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Kaepernick took out insurance policy before renegotiated deal

San Francisco 49ers quarterback Colin Kaepernick put himself in position to start this week when he signed a reworked contract that, among other things, took away his injury guarantees for 2017. The change means San Francisco won't be on the hook for his $14.5 million base salary in the event of a major injury.

But Kaepernick did protect himself just in case.

According to several sources with direct knowledge of the situation, Kaepernick, who's set to take his first snaps as a starter in 2016 against the Bills, took out a $7.5 million loss-of-value insurance policy prior to signing his renegotiated contract. The policy covers Kaepernick in case of a serious injury in a way that is similar to what his now-removed injury guarantees did.

If Kaepernick were injured and collected under the loss-of-value policy, the $7.5 million maximum payout he collected would not be subject to income taxes (assuming he paid the insurance policy premiums himself). The $7.5 million proceeds from the insurance policy would net him the same money on an after-tax basis as if he made a $14.5 million salary.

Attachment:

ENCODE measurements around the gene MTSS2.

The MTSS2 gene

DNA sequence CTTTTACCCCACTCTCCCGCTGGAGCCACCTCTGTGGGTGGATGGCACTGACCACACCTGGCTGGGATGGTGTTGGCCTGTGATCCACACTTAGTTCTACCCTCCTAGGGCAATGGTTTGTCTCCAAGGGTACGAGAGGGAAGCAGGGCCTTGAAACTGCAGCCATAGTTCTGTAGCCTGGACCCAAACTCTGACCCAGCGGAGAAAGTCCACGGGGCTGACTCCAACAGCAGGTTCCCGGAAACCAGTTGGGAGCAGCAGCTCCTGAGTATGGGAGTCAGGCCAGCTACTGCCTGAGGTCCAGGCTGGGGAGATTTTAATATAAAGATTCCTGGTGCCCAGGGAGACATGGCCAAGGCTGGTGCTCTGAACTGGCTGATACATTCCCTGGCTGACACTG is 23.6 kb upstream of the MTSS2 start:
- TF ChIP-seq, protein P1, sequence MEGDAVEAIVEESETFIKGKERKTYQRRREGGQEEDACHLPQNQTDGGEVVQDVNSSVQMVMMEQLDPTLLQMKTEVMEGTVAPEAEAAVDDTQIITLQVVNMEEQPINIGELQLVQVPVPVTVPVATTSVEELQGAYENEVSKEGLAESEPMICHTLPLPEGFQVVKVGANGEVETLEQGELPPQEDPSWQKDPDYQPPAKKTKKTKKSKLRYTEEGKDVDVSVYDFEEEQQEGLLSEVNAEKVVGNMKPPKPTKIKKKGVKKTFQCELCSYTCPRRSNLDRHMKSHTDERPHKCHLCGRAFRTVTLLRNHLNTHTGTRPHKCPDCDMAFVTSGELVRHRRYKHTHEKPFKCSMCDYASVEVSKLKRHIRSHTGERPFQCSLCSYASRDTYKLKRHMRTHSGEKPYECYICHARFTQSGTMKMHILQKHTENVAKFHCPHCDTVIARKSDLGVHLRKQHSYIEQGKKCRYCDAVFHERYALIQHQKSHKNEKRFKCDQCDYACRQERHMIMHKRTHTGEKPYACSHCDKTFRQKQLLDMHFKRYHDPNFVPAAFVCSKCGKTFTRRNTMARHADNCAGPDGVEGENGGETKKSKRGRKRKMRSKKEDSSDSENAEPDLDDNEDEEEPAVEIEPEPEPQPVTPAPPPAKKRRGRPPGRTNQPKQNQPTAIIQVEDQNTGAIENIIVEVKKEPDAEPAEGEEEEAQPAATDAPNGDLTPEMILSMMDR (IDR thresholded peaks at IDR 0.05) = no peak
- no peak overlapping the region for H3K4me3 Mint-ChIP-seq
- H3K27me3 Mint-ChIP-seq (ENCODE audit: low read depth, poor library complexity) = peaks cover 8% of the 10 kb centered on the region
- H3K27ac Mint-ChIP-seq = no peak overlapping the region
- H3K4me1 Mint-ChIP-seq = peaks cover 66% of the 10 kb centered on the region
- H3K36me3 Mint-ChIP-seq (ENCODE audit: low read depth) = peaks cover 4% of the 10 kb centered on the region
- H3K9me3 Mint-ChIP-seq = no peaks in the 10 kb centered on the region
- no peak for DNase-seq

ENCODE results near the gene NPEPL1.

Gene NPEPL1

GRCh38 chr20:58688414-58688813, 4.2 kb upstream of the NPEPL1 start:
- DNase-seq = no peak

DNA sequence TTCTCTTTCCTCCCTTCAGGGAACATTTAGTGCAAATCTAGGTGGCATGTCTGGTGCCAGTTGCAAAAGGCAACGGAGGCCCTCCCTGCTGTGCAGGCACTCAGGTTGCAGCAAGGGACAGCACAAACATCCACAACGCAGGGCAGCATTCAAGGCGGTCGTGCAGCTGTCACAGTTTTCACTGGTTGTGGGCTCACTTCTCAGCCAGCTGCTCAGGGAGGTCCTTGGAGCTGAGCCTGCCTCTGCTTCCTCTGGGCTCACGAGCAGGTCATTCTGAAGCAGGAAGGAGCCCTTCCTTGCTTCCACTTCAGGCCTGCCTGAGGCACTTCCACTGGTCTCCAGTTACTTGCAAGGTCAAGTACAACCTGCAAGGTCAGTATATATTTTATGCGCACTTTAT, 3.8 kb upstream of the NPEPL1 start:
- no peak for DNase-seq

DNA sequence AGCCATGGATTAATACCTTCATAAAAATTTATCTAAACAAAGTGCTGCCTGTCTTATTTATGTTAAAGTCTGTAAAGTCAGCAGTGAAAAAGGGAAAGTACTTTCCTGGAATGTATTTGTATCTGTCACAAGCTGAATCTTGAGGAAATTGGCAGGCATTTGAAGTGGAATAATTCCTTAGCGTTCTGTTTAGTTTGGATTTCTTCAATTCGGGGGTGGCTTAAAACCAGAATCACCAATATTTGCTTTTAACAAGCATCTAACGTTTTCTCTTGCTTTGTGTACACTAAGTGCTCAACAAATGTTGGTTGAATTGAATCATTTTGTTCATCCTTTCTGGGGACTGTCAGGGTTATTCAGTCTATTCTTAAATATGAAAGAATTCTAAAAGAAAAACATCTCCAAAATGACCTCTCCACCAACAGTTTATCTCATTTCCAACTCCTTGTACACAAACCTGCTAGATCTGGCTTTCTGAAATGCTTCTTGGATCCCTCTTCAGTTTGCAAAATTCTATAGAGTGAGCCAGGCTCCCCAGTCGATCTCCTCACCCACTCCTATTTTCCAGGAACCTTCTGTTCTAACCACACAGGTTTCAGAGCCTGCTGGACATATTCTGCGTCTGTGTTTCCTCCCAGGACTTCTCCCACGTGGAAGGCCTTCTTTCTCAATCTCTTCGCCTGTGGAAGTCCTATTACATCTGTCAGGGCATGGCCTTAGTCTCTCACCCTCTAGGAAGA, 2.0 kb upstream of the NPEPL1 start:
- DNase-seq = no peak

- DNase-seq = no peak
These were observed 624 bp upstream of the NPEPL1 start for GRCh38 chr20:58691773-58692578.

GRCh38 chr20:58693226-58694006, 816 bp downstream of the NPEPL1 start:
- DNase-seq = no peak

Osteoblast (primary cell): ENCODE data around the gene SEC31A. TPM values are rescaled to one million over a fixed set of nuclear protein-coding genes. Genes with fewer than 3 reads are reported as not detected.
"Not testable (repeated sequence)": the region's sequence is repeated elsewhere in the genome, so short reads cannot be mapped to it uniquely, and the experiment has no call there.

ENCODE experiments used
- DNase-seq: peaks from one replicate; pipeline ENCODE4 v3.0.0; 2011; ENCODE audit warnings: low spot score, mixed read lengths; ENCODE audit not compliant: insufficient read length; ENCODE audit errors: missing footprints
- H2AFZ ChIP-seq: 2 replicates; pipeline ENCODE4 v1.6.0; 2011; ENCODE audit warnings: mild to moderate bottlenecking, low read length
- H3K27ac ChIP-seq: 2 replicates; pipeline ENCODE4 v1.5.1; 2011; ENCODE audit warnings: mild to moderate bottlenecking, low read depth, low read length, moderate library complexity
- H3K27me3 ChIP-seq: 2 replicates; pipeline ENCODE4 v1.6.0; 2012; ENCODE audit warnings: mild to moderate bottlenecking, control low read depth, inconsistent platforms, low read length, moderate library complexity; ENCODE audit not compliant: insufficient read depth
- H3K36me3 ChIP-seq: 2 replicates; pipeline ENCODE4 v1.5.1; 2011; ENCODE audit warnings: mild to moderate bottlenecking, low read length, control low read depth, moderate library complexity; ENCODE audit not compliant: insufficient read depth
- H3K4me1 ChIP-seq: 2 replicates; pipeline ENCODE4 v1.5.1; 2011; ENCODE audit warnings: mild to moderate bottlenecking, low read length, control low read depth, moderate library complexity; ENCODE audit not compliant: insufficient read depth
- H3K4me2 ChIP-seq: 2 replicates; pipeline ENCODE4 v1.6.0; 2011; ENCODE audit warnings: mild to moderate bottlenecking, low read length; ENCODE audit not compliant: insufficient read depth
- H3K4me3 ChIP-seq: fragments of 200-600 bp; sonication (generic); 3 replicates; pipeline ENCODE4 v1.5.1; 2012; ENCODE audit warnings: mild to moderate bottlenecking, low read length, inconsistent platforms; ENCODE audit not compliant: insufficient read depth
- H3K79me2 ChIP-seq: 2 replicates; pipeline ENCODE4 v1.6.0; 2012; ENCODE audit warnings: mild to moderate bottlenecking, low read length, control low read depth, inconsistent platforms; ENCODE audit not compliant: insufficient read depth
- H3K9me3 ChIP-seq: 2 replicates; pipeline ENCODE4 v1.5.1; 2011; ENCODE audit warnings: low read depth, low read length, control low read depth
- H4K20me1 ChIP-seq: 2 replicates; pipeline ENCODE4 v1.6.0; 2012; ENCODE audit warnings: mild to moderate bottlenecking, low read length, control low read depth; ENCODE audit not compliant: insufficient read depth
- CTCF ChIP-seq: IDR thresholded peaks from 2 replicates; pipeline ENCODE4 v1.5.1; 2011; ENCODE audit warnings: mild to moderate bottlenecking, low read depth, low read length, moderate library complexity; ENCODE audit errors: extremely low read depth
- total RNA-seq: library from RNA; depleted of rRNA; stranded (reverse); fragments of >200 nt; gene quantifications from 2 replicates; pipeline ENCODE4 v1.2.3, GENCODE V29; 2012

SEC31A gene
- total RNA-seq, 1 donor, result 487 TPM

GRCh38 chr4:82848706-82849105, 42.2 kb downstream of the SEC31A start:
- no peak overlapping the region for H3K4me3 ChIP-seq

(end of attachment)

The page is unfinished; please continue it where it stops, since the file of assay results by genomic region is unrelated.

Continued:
In other words, for the price of a few hundred thousand dollars, Kaepernick is made whole in the event of an injury, while also reaping the benefits of his new deal. And there are benefits. Instead of a lengthy contract that kept him with the Niners until 2020, his new deal is just through 2017 -- but he has an option to void it after this season.

The opportunity to become a free agent prior to the league year in 2017 -- one Kaepernick is expected to utilize -- is a big one. If he thrives like the 49ers hope in Chip Kelly's offense, he'll be able to cash in again, either in San Francisco or elsewhere.

Other benefits include turning roster bonuses into guaranteed salary, giving Kaepernick an additional $1.375 million this year. Kaepernick can earn $1 million more in play-time incentives, with the threshold set under 50 percent.

And because he can void the deal and opt out beginning eight days before the 2017 league year, he can't be franchised. Plenty of factors that make for a win-win decision.

All the focus will be on the field Sunday for Kaepernick, who gets under center after a preseason that included a strong stance on social issues and improved health. His stance on social issues also has helped him build a stronger rapport with his teammates. But in the event it all goes wrong in San Francisco, he made sure to protect himself just as his team did.

Follow Ian Rapoport on Twitter @RapSheet.

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